Turn Point Light

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Turn Point Light
Turn Point Lighthouse (16470653998).jpg
Turn Point Light is located in Washington (state)
Turn Point Light
Location Stuart Island, Washington
Coordinates 48°41′21″N 123°14′14″W / 48.68917°N 123.23722°W / 48.68917; -123.23722Coordinates: 48°41′21″N 123°14′14″W / 48.68917°N 123.23722°W / 48.68917; -123.23722[1]
Year first lit 1936
Automated 1974
Foundation Surface
Construction Concrete
Tower shape Square
Height 20 feet (6.1 m)
Focal height 13 metre Edit this on Wikidata
Original lens 12 inches (300 mm)
Range 8 nautical mile Edit this on Wikidata
Characteristic White flash every 2.5 s

The Turn Point Light is an active aid to navigation overlooking the Haro Straits from the western tip of Stuart Island, San Juan County, off the coast of Washington state in the northwest of the United States.[2][3]


Operations commenced in 1893 with the construction of a fog signal building and a two-story keeper's quarters. The station’s first light was a lens lantern displayed from a post located close to the point. A steam-powered Daboll trumpet served as the fog signal.[4]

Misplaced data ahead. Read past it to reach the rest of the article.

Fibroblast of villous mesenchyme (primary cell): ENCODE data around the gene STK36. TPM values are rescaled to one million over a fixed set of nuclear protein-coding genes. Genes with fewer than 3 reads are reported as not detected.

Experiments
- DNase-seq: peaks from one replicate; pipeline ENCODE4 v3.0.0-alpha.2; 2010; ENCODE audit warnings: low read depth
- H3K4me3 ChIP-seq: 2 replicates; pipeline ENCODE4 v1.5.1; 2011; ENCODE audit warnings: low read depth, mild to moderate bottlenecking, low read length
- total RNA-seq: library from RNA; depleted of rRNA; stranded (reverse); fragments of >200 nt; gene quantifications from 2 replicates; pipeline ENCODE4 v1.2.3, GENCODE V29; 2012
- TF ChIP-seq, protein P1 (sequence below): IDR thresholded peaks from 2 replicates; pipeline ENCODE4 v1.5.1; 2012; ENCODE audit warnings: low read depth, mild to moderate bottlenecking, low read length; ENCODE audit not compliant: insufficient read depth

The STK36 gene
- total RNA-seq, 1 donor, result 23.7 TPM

In 1936, a square concrete tower was added to the site with a 12-inch (300 mm) light emanating at a 44-foot (13 m) focal plane.[5] A diaphragm foghorn replaced the Daboll trumpet. The station was automated in 1974.[4]

The station is owned by the U.S. Coast Guard and managed by the U.S. Bureau of Land Management. It is part of the San Juan Islands National Monument, which was created in 2013.[6] Volunteers through the Turn Point Lighthouse Preservation Society[7] offer seasonal docent guided tours of the original 1893 Keepers House and a first class exhibit of historic photos.


  1. ^ "Turn Point Lighthouse". Geographic Names Information System. United States Geological Survey. 
  2. ^ "Historic Light Station Information & Photography: Washington". U.S. Coast Guard. Retrieved May 21, 2015. 
  3. ^ "West Point Light". Inventory of Historic Light Stations: Washington Lighthouses. National Park Service. Archived from the original on May 1, 2004. Retrieved May 21, 2015. 
  4. ^ a b "Turn Point, WA". Lighthousefriends. Retrieved May 21, 2015. 
  5. ^ Rowlett, Russ (October 19, 2014). "Lighthouses of the United States: Washington". University of North Carolina at Chapel Hill. Retrieved May 21, 2015. 
  6. ^ "San Juan Islands National Monument: Plan Your Visit". U.S. Bureau of Land Management. Retrieved April 15, 2013. 
  7. ^ "TPLPS Home Page". www.tplps.org. Retrieved 2017-03-07. 

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